According to Amnesty International, more than 100 persons were under sentence of death at the close of 1992. At least twenty-six Islamists were sentenced to death after the banning of the FIS in 1992, but no executions were actually carried out in 1992. More than 100 civilians and supporters of Islamic opposition groups were killed by security forces during 1992, and more than 1,000 people were in detention at the end of 1992 according to government sources.
The principal leaders of the FIS arrested in 1991--Abbassi Madani and Ali Benhadj--were tried by a military court in mid1992 for fomenting rebellion against the state. They could have been given the death sentence, but government prosecutors asked for life imprisonment. The court's sentence of twelve years was lighter than expected. Its leniency was construed as having been dictated by the government in an effort to ease tensions and improve the atmosphere for possible reconciliation with more moderate Islamic factions.
In 1987, reversing its previous policy, the government officially recognized a human rights group, the Algerian League of Human Rights. Legal status was subsequently accorded to the Committee Against Torture, which investigated allegations of government torture, as well as to a number of other human rights organizations. They have been permitted to lobby, publicize their findings, and publish reports on the treatment of detainees.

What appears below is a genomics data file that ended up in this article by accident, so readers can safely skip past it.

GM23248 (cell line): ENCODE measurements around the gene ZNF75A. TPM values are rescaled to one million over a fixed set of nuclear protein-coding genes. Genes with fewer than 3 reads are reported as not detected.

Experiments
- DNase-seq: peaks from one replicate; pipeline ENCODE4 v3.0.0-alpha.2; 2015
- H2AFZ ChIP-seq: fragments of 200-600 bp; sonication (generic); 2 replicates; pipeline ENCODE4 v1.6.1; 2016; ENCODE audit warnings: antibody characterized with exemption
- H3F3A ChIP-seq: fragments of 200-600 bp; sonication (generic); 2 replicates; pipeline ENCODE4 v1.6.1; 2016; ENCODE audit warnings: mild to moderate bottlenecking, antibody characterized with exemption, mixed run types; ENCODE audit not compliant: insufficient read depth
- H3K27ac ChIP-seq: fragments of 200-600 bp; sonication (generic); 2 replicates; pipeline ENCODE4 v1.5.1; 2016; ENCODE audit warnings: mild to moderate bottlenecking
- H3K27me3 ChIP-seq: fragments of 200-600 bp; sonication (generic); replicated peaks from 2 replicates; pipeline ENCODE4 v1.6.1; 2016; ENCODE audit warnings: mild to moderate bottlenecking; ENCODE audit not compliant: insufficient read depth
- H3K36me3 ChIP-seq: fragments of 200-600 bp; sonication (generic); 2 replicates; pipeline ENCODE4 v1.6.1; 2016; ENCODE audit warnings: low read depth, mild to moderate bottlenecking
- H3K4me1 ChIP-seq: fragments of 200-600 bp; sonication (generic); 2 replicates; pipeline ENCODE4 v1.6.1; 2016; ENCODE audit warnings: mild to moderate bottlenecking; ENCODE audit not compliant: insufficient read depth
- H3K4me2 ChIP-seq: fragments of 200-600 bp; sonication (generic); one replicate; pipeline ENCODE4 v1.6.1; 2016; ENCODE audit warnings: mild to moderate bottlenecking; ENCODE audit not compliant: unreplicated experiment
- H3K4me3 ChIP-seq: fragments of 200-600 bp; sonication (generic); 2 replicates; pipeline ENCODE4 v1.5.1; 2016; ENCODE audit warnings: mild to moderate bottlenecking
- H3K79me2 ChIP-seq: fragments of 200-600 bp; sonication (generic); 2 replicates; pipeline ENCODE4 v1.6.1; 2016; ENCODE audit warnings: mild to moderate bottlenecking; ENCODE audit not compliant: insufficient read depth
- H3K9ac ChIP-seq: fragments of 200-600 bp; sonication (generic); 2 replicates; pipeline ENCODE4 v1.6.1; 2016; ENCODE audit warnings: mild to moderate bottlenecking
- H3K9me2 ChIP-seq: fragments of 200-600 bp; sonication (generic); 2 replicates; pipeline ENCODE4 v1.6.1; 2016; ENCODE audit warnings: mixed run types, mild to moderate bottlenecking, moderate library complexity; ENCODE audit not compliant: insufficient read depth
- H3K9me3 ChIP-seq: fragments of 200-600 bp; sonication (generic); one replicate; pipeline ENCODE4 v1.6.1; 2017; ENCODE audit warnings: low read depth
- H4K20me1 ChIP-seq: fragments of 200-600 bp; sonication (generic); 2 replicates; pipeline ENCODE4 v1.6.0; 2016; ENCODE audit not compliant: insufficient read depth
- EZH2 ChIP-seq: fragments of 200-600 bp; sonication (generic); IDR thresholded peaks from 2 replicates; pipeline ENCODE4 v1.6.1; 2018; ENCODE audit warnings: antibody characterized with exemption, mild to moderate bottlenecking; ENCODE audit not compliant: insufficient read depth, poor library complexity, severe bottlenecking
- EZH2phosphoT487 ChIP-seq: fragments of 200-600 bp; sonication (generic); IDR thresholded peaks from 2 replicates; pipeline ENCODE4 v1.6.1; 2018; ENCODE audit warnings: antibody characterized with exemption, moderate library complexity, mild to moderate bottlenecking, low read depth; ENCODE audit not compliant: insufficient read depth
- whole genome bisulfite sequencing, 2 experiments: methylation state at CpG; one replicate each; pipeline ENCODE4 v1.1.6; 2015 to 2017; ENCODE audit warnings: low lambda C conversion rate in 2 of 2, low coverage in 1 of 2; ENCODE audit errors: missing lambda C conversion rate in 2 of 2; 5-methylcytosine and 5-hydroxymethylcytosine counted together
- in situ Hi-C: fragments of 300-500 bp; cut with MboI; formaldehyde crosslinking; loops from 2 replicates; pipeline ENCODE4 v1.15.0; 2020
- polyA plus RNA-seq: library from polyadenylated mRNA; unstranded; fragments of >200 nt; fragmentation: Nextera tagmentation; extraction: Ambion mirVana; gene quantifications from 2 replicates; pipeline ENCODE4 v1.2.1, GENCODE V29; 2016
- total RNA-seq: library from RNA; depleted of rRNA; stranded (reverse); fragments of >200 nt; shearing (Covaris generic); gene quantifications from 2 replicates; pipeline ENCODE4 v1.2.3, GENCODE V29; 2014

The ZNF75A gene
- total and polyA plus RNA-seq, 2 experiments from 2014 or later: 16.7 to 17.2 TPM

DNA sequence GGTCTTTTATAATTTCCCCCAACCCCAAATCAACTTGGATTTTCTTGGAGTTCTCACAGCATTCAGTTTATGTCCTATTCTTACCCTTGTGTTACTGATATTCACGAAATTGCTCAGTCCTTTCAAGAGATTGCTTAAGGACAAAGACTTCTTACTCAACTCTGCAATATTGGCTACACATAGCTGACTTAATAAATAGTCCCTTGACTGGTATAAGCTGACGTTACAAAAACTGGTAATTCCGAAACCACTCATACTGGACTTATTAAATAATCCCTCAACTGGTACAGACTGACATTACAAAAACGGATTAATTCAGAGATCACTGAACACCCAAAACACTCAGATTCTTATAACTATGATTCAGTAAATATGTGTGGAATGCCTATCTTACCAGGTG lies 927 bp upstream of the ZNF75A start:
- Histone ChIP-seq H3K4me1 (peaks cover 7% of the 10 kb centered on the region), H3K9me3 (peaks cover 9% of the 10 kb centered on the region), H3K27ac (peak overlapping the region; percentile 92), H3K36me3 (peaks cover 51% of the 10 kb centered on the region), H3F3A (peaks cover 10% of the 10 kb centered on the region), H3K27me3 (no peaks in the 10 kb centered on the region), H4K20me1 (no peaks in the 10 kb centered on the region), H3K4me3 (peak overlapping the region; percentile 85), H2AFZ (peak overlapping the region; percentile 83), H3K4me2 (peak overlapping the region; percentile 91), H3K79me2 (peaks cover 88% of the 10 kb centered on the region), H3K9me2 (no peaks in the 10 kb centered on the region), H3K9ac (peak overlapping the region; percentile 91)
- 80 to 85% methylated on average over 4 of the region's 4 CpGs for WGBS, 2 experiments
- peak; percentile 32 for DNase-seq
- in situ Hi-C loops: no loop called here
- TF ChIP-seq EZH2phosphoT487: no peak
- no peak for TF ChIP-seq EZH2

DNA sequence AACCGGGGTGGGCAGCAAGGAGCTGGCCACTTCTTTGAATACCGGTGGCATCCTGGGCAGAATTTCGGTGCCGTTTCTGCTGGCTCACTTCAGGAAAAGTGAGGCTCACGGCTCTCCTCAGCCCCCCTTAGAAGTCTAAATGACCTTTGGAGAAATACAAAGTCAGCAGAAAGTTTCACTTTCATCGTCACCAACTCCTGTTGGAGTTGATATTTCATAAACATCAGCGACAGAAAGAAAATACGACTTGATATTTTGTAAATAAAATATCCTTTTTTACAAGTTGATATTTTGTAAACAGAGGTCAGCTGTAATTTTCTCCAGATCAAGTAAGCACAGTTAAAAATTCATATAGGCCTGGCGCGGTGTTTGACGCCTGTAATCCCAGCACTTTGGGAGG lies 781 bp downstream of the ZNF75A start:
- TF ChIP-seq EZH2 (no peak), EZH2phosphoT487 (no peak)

Under the 1991 state of emergency and the 1992 martial law decrees that gave military and security authorities wide latitude to enforce public order, large numbers of Islamists were detained. The government acknowledged that it detained 9,000 persons at eight desert camps without formal charges in 1992. By the end of the year, 1,000 were still held in four remaining camps, despite government plans to close them down. FIS leaders claimed that the number of those rounded up by the government had actually reached 30,000.
The prison system is operated as a separate function of the Ministry of Justice. The system includes many facilities established and operated by the French during their rule. Persons convicted of lesser crimes are sent to provincial civil prisons. Those found guilty of more serious crimes, including murder, kidnapping, or rape, which carry a potential death sentence, serve time in one of three penitentiaries. Persons convicted of treason, terrorism, and other crimes against the state are also sent to the penitentiaries.